For the next eight years, Viet Minh guerrillas fought French troops in the mountains and in the rice paddies of Vietnam. The French occupied the coastal regions and the major cities, while Ho and the Viet Minh sought refuge in the mountains north of the Red River Delta. Assisted by Ho’s rising popularity as a resistance leader, the Viet Minh won wide popular support from the Vietnamese people for their struggle to end French colonial rule. After an exhausting and inconclusive conflict, the French tired of the war, and negotiations at Geneva, Switzerland, in the spring and summer of 1954 resulted in a compromise peace. A cease-fire was signed and French troops were withdrawn from Vietnam, which was provisionally divided into a Communist North (retaining the name Democratic Republic of Vietnam) and a non-Communist South (called the Republic of Vietnam). National elections were to be held in 1956 to reunify the North and South under a single government. In October, Ho Chi Minh and his fellow party leaders returned to their capital at Hanoi.
|IV||SECOND INDOCHINA WAR|
Ho now devoted his efforts to constructing a Communist society in North Vietnam and bringing about the reunification of the country under the party’s rule. The DRV introduced socialist economic reforms, with the twin goals of developing industry and collectivizing agriculture. However, land reforms undertaken in 1955 to redistribute land from landlords and wealthy peasants to poor peasants and the landless resulted in bloodshed. Overzealous local tribunals often carried out the reforms arbitrarily, and in a climate of growing paranoia, imprisoned and executed thousands of people they determined to be “counterrevolutionary elements.” In 1956 Ho was forced to admit that his government had made mistakes.
In the meantime, South Vietnamese leaders refused to cooperate in holding national elections as scheduled. By 1959 conflict resumed in the South, where Communist-led guerrillas mounted a rebellion against the U.S.-supported regime in Saigon, launching the Second Indochina War (also known as the Vietnam War). In poor health, Ho Chi Minh was reduced to a largely ceremonial role by the mid-1960s, and policy was shaped by others. He died in Hanoi in September 1969. A mausoleum was erected there in his honor after the end of the Vietnam War in 1975, and Saigon was renamed Ho Chi Minh City in 1976.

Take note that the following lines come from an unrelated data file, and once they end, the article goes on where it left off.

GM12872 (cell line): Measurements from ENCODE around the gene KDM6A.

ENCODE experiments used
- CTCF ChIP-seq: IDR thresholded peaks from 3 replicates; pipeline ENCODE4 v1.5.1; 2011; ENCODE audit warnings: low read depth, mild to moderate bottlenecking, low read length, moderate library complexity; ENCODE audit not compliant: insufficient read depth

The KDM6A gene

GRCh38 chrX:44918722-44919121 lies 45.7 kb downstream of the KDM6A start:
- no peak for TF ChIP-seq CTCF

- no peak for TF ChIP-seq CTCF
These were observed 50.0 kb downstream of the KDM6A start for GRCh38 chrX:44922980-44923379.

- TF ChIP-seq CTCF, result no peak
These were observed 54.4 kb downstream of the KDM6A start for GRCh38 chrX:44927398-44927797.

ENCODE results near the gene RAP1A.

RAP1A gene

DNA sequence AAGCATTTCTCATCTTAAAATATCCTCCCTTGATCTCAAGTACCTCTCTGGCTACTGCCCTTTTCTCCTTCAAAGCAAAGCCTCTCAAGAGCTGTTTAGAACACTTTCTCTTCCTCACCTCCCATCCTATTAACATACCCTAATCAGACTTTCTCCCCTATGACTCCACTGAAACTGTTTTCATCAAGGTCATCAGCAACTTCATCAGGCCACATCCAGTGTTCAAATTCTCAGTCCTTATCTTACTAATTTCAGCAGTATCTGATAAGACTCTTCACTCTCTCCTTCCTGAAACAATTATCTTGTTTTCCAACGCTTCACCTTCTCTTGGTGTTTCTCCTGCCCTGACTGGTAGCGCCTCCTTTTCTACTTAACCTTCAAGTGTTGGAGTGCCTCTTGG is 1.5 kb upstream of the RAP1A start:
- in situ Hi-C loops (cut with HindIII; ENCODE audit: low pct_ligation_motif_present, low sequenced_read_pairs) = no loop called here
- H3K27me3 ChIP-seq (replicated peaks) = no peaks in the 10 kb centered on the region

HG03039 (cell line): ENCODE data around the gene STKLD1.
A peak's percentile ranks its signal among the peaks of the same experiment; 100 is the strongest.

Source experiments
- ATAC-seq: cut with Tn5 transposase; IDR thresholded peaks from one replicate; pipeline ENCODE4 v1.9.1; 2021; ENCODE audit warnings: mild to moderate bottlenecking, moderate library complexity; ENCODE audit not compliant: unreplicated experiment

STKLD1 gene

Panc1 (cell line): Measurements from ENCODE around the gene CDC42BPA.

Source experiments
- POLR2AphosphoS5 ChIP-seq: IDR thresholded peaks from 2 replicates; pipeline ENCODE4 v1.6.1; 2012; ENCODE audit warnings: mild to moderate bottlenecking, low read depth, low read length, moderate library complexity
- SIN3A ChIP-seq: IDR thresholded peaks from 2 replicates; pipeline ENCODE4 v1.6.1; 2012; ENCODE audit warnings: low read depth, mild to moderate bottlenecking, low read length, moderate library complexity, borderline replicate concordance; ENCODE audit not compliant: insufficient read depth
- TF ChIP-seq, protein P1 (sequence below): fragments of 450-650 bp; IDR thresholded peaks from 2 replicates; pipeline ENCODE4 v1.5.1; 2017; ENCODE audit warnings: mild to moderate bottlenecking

In Vietnam today, Ho Chi Minh is viewed as the very soul of the Vietnamese revolution and the country’s long struggle for independence. His personal qualities of simplicity, integrity, and determination brought him respect and admiration not only in Vietnam but all over the world. Yet there is wide disagreement about his character and his accomplishments. To some, he is a patriotic figure who used Communist doctrine and strategy as a means of freeing his people, but whose basic instincts were humanitarian and democratic. To others, he was a scheming revolutionary who pretended to be well meaning and concerned about the welfare of people in order to manipulate enemies and rivals and set the stage for the creation of a totalitarian regime. Today the struggle over his legacy continues in Vietnam, where reformists seek to invoke his memory to build a more pluralistic society, while conservatives support their own agenda by citing Ho’s determination to build a utopian society based on the principles of Marx and Lenin. Whatever the controversy over his real beliefs and intentions, there is no doubt that Ho Chi Minh was one of the most influential figures of the 20th century.